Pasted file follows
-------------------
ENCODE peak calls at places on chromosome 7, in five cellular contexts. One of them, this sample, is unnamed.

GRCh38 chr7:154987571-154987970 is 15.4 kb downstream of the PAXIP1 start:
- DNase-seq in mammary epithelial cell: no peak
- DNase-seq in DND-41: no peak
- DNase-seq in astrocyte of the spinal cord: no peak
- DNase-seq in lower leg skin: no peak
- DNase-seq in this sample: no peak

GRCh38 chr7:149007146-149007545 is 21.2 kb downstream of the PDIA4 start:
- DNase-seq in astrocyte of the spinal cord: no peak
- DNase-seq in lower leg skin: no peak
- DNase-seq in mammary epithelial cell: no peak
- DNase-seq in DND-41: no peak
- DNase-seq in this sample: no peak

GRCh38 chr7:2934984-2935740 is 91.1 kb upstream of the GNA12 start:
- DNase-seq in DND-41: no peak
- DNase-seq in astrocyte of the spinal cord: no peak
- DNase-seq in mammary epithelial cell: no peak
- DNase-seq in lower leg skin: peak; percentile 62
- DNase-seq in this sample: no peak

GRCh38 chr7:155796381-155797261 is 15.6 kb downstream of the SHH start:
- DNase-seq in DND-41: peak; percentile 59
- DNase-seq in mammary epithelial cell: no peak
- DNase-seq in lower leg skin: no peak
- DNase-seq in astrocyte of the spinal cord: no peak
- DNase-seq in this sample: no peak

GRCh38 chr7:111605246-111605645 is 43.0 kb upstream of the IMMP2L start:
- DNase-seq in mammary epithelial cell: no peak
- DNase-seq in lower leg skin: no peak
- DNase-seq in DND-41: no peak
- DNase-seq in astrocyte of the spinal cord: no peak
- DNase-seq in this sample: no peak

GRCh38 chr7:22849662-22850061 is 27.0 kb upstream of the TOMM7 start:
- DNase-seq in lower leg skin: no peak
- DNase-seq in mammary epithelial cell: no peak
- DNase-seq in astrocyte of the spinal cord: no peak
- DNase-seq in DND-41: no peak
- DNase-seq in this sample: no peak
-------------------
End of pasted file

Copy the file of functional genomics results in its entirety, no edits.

ENCODE peak calls at places on chromosome 7, in five cellular contexts. One of them, this sample, is unnamed.

GRCh38 chr7:154987571-154987970 is 15.4 kb downstream of the PAXIP1 start:
- DNase-seq in mammary epithelial cell: no peak
- DNase-seq in DND-41: no peak
- DNase-seq in astrocyte of the spinal cord: no peak
- DNase-seq in lower leg skin: no peak
- DNase-seq in this sample: no peak

GRCh38 chr7:149007146-149007545 is 21.2 kb downstream of the PDIA4 start:
- DNase-seq in astrocyte of the spinal cord: no peak
- DNase-seq in lower leg skin: no peak
- DNase-seq in mammary epithelial cell: no peak
- DNase-seq in DND-41: no peak
- DNase-seq in this sample: no peak

GRCh38 chr7:2934984-2935740 is 91.1 kb upstream of the GNA12 start:
- DNase-seq in DND-41: no peak
- DNase-seq in astrocyte of the spinal cord: no peak
- DNase-seq in mammary epithelial cell: no peak
- DNase-seq in lower leg skin: peak; percentile 62
- DNase-seq in this sample: no peak

GRCh38 chr7:155796381-155797261 is 15.6 kb downstream of the SHH start:
- DNase-seq in DND-41: peak; percentile 59
- DNase-seq in mammary epithelial cell: no peak
- DNase-seq in lower leg skin: no peak
- DNase-seq in astrocyte of the spinal cord: no peak
- DNase-seq in this sample: no peak

GRCh38 chr7:111605246-111605645 is 43.0 kb upstream of the IMMP2L start:
- DNase-seq in mammary epithelial cell: no peak
- DNase-seq in lower leg skin: no peak
- DNase-seq in DND-41: no peak
- DNase-seq in astrocyte of the spinal cord: no peak
- DNase-seq in this sample: no peak

GRCh38 chr7:22849662-22850061 is 27.0 kb upstream of the TOMM7 start:
- DNase-seq in lower leg skin: no peak
- DNase-seq in mammary epithelial cell: no peak
- DNase-seq in astrocyte of the spinal cord: no peak
- DNase-seq in DND-41: no peak
- DNase-seq in this sample: no peak